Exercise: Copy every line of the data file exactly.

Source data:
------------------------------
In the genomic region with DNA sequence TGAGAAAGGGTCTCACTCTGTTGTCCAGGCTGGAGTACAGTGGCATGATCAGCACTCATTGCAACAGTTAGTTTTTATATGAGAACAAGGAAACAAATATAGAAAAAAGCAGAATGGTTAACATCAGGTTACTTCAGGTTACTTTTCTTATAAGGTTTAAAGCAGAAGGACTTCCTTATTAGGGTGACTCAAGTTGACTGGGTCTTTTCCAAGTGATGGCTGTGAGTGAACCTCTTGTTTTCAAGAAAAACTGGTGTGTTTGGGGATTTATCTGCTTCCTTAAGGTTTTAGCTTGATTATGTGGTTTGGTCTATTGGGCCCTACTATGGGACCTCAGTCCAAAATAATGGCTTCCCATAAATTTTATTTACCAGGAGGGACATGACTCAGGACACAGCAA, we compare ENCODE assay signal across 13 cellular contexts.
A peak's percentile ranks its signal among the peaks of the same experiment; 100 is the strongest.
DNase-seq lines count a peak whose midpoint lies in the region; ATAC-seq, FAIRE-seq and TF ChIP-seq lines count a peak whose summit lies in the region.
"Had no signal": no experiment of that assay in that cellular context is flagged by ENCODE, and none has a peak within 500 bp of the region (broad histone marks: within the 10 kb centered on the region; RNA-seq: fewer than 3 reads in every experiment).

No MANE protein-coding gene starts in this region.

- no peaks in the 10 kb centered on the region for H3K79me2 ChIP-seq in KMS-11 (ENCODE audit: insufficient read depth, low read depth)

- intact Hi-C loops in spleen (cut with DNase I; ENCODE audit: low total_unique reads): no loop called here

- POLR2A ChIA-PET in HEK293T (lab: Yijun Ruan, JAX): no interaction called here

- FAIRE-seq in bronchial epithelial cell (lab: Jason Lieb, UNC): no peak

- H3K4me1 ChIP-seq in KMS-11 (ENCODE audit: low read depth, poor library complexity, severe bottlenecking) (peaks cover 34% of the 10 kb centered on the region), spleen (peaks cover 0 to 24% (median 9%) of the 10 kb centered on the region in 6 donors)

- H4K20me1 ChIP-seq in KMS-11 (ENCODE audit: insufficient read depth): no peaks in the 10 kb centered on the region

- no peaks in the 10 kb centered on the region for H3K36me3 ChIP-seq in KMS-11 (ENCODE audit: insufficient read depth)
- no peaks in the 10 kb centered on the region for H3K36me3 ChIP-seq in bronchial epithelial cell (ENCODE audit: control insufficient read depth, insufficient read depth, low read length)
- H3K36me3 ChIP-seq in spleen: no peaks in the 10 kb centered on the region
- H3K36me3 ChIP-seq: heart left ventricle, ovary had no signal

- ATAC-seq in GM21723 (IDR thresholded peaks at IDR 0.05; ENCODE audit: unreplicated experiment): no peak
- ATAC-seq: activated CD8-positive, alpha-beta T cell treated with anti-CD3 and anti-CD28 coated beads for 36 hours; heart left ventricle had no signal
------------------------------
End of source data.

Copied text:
In the genomic region with DNA sequence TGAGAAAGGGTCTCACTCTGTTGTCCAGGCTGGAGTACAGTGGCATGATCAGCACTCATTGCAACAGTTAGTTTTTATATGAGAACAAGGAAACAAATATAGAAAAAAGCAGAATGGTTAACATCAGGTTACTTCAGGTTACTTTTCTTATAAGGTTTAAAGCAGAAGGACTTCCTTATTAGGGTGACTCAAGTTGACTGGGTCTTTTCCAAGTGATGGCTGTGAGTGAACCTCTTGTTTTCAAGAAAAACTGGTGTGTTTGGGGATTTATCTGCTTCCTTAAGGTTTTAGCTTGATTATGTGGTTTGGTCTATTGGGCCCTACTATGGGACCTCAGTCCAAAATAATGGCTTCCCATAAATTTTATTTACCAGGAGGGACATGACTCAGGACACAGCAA, we compare ENCODE assay signal across 13 cellular contexts.
A peak's percentile ranks its signal among the peaks of the same experiment; 100 is the strongest.
DNase-seq lines count a peak whose midpoint lies in the region; ATAC-seq, FAIRE-seq and TF ChIP-seq lines count a peak whose summit lies in the region.
"Had no signal": no experiment of that assay in that cellular context is flagged by ENCODE, and none has a peak within 500 bp of the region (broad histone marks: within the 10 kb centered on the region; RNA-seq: fewer than 3 reads in every experiment).

No MANE protein-coding gene starts in this region.

- no peaks in the 10 kb centered on the region for H3K79me2 ChIP-seq in KMS-11 (ENCODE audit: insufficient read depth, low read depth)

- intact Hi-C loops in spleen (cut with DNase I; ENCODE audit: low total_unique reads): no loop called here

- POLR2A ChIA-PET in HEK293T (lab: Yijun Ruan, JAX): no interaction called here

- FAIRE-seq in bronchial epithelial cell (lab: Jason Lieb, UNC): no peak

- H3K4me1 ChIP-seq in KMS-11 (ENCODE audit: low read depth, poor library complexity, severe bottlenecking) (peaks cover 34% of the 10 kb centered on the region), spleen (peaks cover 0 to 24% (median 9%) of the 10 kb centered on the region in 6 donors)

- H4K20me1 ChIP-seq in KMS-11 (ENCODE audit: insufficient read depth): no peaks in the 10 kb centered on the region

- no peaks in the 10 kb centered on the region for H3K36me3 ChIP-seq in KMS-11 (ENCODE audit: insufficient read depth)
- no peaks in the 10 kb centered on the region for H3K36me3 ChIP-seq in bronchial epithelial cell (ENCODE audit: control insufficient read depth, insufficient read depth, low read length)
- H3K36me3 ChIP-seq in spleen: no peaks in the 10 kb centered on the region
- H3K36me3 ChIP-seq: heart left ventricle, ovary had no signal

- ATAC-seq in GM21723 (IDR thresholded peaks at IDR 0.05; ENCODE audit: unreplicated experiment): no peak
- ATAC-seq: activated CD8-positive, alpha-beta T cell treated with anti-CD3 and anti-CD28 coated beads for 36 hours; heart left ventricle had no signal